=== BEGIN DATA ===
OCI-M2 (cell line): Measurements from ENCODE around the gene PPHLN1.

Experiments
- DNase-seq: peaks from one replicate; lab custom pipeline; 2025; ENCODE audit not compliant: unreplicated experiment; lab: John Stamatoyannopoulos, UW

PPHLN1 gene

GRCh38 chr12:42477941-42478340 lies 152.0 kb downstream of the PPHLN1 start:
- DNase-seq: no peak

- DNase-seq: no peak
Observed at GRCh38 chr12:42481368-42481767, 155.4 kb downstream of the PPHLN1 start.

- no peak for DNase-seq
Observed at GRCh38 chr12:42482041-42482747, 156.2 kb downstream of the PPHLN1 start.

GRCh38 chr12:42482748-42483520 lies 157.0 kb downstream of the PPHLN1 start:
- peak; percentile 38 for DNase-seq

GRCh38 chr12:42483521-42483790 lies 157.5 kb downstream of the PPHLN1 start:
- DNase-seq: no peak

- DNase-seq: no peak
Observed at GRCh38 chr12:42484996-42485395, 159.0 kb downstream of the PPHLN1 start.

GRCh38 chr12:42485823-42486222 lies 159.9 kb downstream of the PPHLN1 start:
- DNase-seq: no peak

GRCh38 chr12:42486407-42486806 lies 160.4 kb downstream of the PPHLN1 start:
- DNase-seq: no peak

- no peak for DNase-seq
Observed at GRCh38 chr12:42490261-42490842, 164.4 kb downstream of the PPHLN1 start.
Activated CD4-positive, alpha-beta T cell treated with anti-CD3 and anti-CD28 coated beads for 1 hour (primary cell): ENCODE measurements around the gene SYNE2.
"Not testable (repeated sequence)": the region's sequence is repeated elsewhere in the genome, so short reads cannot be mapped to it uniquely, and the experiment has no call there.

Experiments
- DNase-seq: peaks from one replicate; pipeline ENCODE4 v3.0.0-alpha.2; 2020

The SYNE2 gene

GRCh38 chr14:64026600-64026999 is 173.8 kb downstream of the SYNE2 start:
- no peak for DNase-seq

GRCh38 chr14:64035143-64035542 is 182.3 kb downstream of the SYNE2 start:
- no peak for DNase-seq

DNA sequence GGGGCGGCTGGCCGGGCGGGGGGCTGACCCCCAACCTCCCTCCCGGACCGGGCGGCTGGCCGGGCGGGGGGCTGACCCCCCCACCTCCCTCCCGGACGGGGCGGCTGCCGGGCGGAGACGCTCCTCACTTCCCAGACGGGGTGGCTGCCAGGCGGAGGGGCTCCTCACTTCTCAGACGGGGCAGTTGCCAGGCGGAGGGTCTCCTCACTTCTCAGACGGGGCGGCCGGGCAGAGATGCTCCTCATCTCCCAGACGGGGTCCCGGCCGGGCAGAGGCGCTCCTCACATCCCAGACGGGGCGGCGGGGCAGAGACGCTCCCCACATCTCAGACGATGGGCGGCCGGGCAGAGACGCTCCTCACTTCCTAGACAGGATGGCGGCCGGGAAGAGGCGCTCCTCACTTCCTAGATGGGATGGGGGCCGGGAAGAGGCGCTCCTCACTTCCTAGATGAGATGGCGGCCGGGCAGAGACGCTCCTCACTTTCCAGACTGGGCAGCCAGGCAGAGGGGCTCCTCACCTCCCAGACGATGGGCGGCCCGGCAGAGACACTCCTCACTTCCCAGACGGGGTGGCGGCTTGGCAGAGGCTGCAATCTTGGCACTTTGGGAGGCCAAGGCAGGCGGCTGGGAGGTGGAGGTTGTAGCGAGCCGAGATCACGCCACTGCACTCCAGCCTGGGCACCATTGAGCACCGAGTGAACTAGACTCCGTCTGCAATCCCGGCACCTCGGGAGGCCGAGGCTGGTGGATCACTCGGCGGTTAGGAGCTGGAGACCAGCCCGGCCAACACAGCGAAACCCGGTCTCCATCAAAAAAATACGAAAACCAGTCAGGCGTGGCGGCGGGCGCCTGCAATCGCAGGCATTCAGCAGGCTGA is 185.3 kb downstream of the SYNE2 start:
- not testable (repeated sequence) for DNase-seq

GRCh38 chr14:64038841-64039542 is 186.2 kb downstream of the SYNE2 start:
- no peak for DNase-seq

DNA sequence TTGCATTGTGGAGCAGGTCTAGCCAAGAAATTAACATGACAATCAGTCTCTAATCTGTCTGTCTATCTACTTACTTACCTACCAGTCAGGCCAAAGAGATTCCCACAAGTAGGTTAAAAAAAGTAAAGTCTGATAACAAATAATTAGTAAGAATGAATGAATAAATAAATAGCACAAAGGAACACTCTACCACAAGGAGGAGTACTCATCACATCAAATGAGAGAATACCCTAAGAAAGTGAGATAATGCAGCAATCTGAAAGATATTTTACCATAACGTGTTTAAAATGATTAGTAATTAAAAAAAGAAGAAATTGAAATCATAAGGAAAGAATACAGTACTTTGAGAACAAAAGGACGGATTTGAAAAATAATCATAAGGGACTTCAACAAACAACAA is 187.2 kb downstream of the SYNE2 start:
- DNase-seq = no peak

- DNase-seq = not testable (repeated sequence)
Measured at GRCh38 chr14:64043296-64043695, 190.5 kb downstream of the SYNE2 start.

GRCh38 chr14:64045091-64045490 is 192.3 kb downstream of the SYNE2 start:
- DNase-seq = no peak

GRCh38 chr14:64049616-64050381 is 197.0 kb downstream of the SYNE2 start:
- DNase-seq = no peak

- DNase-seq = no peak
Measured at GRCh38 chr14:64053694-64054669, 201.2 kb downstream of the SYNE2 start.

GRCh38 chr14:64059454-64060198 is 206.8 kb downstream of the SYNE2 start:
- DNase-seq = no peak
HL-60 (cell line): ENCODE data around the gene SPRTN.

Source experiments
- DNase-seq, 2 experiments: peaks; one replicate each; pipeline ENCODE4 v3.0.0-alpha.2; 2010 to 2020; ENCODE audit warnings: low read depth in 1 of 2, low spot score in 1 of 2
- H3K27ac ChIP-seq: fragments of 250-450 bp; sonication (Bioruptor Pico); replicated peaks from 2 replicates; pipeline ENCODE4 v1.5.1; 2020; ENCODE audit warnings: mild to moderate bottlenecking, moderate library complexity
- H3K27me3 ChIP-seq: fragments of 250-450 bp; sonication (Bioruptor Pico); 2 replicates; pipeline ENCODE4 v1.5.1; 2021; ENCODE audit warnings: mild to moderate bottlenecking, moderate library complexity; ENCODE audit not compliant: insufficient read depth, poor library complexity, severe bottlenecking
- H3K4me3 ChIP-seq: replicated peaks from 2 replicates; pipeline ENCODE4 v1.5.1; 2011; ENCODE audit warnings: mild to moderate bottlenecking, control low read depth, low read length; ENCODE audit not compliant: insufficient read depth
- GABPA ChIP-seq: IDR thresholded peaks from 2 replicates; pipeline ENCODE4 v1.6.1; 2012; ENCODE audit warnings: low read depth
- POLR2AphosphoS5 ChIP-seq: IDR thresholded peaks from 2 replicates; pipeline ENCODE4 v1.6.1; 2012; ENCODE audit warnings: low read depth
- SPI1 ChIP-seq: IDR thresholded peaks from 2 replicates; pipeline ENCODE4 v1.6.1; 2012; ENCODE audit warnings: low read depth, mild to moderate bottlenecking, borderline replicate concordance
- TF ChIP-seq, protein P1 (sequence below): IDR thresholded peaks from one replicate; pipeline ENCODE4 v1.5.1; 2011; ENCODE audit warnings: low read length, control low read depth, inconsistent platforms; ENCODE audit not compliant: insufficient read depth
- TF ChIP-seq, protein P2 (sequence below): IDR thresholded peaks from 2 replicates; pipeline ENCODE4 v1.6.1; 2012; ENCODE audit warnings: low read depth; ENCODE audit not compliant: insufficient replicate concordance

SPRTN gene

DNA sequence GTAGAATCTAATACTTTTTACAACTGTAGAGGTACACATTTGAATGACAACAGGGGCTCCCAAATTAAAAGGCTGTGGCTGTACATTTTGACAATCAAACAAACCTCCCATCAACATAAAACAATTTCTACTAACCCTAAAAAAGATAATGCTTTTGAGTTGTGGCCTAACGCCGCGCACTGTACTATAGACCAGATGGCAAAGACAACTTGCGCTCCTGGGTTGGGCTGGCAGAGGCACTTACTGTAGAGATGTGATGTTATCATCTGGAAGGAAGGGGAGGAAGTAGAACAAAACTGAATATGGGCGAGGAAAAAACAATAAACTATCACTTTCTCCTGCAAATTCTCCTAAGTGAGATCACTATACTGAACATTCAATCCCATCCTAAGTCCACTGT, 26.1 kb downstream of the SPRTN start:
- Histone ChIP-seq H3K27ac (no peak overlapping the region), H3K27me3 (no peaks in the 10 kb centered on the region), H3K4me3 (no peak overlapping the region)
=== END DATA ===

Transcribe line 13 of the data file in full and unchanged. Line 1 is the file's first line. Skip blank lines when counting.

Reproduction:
GRCh38 chr12:42483521-42483790 lies 157.5 kb downstream of the PPHLN1 start: